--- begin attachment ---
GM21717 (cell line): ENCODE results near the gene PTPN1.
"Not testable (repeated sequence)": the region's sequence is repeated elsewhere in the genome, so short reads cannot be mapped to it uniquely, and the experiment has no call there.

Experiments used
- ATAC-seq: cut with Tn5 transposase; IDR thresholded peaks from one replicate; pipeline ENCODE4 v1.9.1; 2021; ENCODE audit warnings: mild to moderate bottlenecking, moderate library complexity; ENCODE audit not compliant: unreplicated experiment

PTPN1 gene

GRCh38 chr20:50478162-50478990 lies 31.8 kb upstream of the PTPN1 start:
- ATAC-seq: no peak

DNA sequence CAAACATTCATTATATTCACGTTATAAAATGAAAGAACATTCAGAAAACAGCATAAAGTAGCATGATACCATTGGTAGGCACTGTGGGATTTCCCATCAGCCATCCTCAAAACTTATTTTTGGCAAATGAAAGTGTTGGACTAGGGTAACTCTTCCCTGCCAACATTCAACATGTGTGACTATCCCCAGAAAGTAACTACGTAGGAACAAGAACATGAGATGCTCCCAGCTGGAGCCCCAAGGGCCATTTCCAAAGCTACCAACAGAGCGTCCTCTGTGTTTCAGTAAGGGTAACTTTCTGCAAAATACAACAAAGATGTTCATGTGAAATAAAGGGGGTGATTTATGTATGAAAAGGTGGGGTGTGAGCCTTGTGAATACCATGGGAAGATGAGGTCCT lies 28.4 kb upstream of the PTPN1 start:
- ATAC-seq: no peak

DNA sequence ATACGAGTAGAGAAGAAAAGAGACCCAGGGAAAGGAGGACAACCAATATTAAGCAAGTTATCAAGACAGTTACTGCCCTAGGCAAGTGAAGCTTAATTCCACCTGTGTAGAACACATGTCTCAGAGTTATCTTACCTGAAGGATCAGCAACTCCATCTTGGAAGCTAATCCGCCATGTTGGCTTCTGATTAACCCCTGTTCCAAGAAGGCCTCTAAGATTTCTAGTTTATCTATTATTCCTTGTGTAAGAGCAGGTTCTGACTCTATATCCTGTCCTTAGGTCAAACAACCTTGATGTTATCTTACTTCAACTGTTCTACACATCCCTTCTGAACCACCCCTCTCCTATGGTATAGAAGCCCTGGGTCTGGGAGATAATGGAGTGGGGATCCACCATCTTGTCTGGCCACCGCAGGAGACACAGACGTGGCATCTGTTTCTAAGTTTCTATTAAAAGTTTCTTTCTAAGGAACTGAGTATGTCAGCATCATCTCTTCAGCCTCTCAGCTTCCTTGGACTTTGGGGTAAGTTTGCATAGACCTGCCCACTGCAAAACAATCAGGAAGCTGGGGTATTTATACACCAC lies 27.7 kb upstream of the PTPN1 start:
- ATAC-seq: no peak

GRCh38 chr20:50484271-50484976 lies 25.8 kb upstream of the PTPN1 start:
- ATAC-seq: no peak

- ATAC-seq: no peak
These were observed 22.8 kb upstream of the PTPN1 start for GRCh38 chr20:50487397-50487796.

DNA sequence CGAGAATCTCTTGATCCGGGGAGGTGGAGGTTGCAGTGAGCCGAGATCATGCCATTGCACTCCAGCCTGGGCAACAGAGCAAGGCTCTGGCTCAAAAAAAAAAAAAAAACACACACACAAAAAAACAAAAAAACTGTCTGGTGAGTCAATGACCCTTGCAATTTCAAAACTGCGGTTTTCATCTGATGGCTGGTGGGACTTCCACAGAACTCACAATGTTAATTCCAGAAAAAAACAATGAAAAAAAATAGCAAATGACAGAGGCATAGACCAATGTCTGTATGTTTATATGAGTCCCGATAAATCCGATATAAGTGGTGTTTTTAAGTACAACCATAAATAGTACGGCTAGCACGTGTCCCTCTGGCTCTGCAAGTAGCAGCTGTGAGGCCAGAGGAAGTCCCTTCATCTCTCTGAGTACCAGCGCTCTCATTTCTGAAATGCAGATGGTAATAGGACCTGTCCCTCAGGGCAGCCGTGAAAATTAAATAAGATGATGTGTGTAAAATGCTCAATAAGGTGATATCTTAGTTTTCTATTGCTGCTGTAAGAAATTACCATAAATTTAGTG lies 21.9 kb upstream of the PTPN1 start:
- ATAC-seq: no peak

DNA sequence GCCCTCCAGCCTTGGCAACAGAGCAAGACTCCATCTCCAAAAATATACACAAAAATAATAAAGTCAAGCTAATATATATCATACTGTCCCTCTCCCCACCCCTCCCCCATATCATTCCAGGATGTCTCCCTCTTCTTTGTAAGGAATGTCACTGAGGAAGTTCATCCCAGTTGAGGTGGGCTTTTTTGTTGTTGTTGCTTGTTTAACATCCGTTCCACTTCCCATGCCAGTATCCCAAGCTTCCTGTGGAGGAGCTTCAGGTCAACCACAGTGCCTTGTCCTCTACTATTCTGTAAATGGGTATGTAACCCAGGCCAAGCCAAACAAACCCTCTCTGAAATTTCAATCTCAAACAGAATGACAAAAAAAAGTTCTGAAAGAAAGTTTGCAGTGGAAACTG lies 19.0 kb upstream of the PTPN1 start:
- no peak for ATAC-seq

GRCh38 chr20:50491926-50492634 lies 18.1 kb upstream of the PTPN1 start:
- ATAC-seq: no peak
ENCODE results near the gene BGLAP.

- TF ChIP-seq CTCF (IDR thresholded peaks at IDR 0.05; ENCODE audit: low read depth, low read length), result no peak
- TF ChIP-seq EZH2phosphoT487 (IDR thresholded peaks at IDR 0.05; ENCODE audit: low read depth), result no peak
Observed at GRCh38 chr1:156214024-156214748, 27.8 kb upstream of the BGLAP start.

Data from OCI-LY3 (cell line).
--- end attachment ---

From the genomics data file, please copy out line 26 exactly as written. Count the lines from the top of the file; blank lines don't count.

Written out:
Data from OCI-LY3 (cell line).